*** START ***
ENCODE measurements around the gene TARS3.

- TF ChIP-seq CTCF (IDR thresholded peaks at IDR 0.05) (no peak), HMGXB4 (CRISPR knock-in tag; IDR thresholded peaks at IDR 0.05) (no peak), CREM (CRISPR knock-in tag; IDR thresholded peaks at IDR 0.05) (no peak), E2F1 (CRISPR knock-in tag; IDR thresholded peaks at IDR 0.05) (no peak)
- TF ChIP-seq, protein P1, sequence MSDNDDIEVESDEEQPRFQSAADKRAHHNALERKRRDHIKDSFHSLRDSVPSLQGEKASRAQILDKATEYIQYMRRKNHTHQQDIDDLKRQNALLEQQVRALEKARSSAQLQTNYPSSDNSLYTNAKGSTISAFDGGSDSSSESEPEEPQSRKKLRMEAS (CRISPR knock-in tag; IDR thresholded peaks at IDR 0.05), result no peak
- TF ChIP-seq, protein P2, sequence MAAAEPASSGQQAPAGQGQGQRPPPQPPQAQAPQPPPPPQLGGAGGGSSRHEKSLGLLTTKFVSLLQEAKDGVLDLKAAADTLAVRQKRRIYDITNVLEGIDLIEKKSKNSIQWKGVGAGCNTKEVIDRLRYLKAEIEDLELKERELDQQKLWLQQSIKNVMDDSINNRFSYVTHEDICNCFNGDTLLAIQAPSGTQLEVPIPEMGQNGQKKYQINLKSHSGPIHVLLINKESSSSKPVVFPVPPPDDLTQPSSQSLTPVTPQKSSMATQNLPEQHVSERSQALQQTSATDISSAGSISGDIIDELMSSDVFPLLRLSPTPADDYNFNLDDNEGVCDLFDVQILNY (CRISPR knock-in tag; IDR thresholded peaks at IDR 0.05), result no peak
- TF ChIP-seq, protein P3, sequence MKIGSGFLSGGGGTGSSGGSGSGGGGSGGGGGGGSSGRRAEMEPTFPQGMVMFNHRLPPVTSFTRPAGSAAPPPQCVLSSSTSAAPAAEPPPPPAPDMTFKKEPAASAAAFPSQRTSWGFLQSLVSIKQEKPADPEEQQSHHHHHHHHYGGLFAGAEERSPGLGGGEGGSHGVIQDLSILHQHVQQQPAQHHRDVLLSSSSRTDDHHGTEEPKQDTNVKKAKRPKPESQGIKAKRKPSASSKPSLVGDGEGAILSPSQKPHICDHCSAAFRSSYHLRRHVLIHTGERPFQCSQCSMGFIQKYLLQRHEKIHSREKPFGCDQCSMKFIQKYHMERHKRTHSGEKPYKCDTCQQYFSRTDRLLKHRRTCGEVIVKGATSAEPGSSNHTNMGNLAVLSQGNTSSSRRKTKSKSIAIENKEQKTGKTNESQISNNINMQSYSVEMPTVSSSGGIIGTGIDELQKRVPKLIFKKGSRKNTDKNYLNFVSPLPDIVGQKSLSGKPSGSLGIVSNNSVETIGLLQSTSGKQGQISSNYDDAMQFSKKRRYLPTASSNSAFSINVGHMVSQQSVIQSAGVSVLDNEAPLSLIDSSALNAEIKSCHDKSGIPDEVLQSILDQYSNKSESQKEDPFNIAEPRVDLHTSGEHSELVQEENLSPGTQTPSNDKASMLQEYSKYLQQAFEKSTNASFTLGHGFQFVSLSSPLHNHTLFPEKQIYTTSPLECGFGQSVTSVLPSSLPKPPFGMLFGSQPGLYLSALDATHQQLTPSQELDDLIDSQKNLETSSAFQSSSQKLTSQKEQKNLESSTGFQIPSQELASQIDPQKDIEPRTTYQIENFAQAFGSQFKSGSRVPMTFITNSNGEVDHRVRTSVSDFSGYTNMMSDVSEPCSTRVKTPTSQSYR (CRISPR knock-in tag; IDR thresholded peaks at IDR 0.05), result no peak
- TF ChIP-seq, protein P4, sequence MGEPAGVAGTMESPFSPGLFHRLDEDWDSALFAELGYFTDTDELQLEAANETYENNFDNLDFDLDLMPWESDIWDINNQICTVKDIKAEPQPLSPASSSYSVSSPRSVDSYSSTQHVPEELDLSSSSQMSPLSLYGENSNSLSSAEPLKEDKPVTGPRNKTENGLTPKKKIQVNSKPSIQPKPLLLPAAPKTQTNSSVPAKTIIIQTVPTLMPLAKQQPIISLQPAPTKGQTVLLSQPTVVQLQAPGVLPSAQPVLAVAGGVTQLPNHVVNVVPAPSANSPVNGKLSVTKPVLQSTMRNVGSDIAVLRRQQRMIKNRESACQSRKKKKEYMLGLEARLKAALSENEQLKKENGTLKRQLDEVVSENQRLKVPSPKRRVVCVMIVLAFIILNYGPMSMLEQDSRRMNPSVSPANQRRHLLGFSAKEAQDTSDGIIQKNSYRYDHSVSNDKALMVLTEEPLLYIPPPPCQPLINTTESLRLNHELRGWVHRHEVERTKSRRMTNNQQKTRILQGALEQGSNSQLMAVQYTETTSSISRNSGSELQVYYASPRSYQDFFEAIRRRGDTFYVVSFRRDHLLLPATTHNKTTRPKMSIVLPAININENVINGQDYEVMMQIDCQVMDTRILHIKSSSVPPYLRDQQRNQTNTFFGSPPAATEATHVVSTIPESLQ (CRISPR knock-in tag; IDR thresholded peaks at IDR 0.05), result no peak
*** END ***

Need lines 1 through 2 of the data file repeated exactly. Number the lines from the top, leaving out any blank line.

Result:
ENCODE measurements around the gene TARS3.

- TF ChIP-seq CTCF (IDR thresholded peaks at IDR 0.05) (no peak), HMGXB4 (CRISPR knock-in tag; IDR thresholded peaks at IDR 0.05) (no peak), CREM (CRISPR knock-in tag; IDR thresholded peaks at IDR 0.05) (no peak), E2F1 (CRISPR knock-in tag; IDR thresholded peaks at IDR 0.05) (no peak)